#1 is a fundamental economics error that would cause Marxists heart-attacks and that even neoclassical economists would reject. WORKER WAGES ARE ALWAYS LOWER THAN WORKER OUTPUT.
Marxists call this exploitation; capitalists call this profit. No economist disagrees, whatever their politics. As I'll show, Custodis' analysis vastly underrates foreign/POW contributions due to this foundational error.
To his credit, Custodis partially acknowledges the flaw, mostly via footnote. Discussion reproduced below:
The contribution of POWs to the German war economy appears small
at first glance because the monetary value of POW labor was not proportionate
to the presence of the prisoners in the labor force. In 1944, at
the peak use of POW labor, POWs represented 5 percent of the aggregate
German labor force or, on a productivity-adjusted basis, 3 percent,
but they contributed on average only 1.5 percent to aggregate German
output during that year.86
Without estimating a production function, the exact relationship between labor and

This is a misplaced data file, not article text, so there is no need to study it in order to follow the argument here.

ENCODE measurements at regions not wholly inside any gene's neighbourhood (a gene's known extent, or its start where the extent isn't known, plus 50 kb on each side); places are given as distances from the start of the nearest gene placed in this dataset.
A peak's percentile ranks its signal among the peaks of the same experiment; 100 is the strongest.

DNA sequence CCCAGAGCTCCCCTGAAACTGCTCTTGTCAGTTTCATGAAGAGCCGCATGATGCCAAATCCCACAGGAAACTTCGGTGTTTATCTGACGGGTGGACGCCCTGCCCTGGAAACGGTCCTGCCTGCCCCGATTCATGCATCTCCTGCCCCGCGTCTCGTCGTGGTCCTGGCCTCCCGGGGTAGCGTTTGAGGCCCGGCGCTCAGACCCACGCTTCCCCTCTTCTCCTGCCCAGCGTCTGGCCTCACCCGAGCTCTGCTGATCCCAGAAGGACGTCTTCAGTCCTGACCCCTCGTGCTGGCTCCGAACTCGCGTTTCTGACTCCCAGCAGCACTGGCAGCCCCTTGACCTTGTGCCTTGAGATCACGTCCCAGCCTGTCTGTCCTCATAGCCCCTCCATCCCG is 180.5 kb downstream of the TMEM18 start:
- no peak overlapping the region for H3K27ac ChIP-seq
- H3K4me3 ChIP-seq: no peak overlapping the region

output cannot be specified but if labor’s contribution to production was 50% and
capital was 50%, then a 3% increase in labor would have led to a 1.5% increase in
...so Custodis tries to reconcile an obvious paradox by imputing 50% of output to "capital" rather than to labor. The 50% assumption neatly aligns with his narrative so far. He's referencing the capital/labor share of income
, a subject whose historical trends mainstream economists extensively model (e.g. here
). But again, that's a model for income
, not for outputs
. There are so many reasons that Custodis' income=output move is wrong, even within neoclassical free-market economics, that I'll just cut through the theory:
Just intuitively, does anyone really believe that capitalists (think the few guys - mostly - in the corner offices) actually create 50% of the physical output of, say, an industrial concern like Ford or GM? One must spend too much time at "elite" economic brainwashing institutions (as I once did, as Custodis still does) to believe this fantasy (as I once did). Contemporary capitalist economists have a story for why the capitalists deserve
50% of the income, regardless of whether they made 50% of the physical output: absent the innovators in suits, the factory wouldn't exist, technology would ossify, etc. But the income story - whether you buy it or not - is entirely irrelevant to the central issue of a wartime economy, which regards physical output rather than income distribution.